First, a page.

In Taiwan, salaries are low, and you can expect crazy long working hours. Most families have two working parents, and children spend correspondingly crazy long hours at school and buxiban (cram schools). Let’s not even get started on the pressure of getting your kids into the best schools.

“People are making a perfectly rational decision about childbearing under the circumstances,” Gietel-Basten says. “It’s just not very practical.”

Support for young families

Sonya Sin Chang moved to Taiwan from Seattle with her small children in February. In her two months in Taiwan, she’s noticed lots of amenities geared toward young families. It’s a culture that welcomes children, even if few women are willing to have them.

“Most people here are very kind towards children,” Chang says. “When I’m on the MRT [subway] with my almost-3-year-old, older adults often chat with or wave at her.”

In Taipei, every neighborhood has a free staffed parent-child play center for kids 6 and under. They’re like smaller versions of the children’s museum back in Seattle, Chang says, and they are truly wonderful. Chang was surprised to find that almost all restaurants are kid-friendly, complete with high chairs and cute table settings. She’s found breastfeeding rooms in subway stations, malls and government buildings, as well as family restrooms with toddler-sized toilets.

Support also comes in the form of cold, hard cash. Like its neighbors Hong Kong, South Korea, and Japan, Taiwan offers a range of financial incentives to encourage women to have more babies. Government interventions, which began in 2008, include lump sum payments, six-month parental leave at 60 percent salary, national childcare, housing subsidies, even allowances for fertility treatment.

“Now there is this big push onward investing in family policy and supporting family services. Unfortunately, the government can’t do everything. At some point companies might say, we’re not going to insist people work 60, 70 hours a week. And they can have their life outside work.”

How effective have these policies been?

“Nothing has worked,” Gietel-Basten says. “Because they’re not addressing the fundamental underlying issues in society.”

“Now there is this big push onward investing in family policy and supporting family services,” he adds. “Unfortunately, the government can’t do everything. At some point companies might say, we’re not going to insist people work 60, 70 hours a week. And they can have their life outside work.”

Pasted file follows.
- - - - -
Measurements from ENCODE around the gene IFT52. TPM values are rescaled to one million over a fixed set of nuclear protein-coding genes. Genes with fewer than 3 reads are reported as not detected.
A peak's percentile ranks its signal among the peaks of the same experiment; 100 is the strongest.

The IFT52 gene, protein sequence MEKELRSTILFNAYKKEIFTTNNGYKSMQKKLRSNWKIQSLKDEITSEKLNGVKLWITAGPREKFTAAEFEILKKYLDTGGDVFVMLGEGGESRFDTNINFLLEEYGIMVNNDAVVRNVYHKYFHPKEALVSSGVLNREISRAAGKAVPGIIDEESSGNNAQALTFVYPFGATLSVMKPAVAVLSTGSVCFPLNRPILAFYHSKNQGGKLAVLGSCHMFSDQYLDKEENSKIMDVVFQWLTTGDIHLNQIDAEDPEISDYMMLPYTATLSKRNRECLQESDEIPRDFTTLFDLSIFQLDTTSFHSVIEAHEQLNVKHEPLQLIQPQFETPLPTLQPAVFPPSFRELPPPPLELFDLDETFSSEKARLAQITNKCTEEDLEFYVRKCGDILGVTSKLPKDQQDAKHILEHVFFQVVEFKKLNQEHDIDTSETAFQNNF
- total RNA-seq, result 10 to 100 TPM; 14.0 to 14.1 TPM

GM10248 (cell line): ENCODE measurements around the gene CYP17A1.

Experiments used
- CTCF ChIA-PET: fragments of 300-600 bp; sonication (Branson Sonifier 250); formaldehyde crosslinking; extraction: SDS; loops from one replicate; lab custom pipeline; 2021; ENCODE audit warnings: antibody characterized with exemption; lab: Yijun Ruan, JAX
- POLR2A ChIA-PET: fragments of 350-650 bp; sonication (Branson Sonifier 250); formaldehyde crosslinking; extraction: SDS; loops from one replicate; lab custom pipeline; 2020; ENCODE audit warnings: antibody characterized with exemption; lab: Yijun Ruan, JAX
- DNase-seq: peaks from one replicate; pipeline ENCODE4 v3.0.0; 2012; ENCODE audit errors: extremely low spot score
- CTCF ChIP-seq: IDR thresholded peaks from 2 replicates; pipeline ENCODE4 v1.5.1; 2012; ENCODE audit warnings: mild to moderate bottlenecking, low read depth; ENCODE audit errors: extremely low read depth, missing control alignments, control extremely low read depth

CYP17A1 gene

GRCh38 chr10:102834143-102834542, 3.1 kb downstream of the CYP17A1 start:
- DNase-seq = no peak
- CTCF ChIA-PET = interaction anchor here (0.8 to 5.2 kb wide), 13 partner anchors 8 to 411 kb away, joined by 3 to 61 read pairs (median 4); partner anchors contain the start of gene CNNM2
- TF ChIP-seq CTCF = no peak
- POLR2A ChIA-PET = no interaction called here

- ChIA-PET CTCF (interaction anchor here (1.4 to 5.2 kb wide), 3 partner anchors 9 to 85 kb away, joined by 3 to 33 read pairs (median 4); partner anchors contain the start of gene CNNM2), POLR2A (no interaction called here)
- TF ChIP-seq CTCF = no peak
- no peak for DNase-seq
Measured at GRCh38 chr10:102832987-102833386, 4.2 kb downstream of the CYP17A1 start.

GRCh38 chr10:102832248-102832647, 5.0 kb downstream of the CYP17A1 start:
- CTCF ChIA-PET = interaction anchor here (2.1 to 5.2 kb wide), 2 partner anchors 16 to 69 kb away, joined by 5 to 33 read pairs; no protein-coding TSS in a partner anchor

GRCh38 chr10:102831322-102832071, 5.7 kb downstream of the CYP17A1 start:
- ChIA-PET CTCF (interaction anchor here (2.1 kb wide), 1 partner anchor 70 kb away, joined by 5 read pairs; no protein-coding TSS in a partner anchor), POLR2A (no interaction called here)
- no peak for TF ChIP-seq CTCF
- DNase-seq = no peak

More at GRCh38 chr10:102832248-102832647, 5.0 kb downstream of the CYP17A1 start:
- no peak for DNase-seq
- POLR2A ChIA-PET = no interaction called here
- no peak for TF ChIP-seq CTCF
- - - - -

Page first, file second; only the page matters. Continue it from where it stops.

Generational gap

Seismic economic and cultural shifts are rocking East Asia. What took a century or more in European countries is happening in East Asia within one or two generations. Gietel-Basten points to the enormous gap between generations in South Korea, a disconnect magnified when it’s people in that older generation who are the ones writing policy. “Seventy-year-old men are making decisions about what is right about 20-year-old women,” he says.

My grandmother, Nainai, was born at a time when girls didn’t go to school. She never learned to write her name, her feet were broken and folded into tiny pointed nubs. The next generation, sons and daughters alike, sported college degrees and sneakers. Other traditions are proving harder to shake. One of my family’s darkest secrets is a divorce more than 30 years ago; it’s so taboo I hope my younger cousins aren’t reading this because they still don’t know.

“In the West, marriage and family are more loosely linked together. You don’t have to be married to have kids,” Gietel-Basten says. “You can test out relationships. You can see if it’s the right person. You can move in together. There’s a bit more flexibility in the system.

“However, in our part of the world [East Asia], you’ve got to go all in. If you married the wrong person, then you’re fucked as a woman. You’re completely fucked,” he says. “Whatever plans you’ve got for your life, your career is poof! Up in smoke.”

Nainai lived in a home with dirt floors, a donkey ride away from the nearest well. Imagine saying to her generation, “I want to have kids, but I don’t want to get married.” That’s a pretty radical attitude shift.

Either society loosens up its rules for women, or women continue to reject motherhood. 

“It’s your choice,” Gietel-Basten says. “You might as well compromise a little.”

Published on May 9, 2024

Words by JiaYing Grygiel

JiaYing Grygiel is a photographer and writer who covers food, travel and parenting. She earned degrees in magazine journalism and photography from Syracuse University, then promptly moved to Seattle because you don't have to shovel the rain.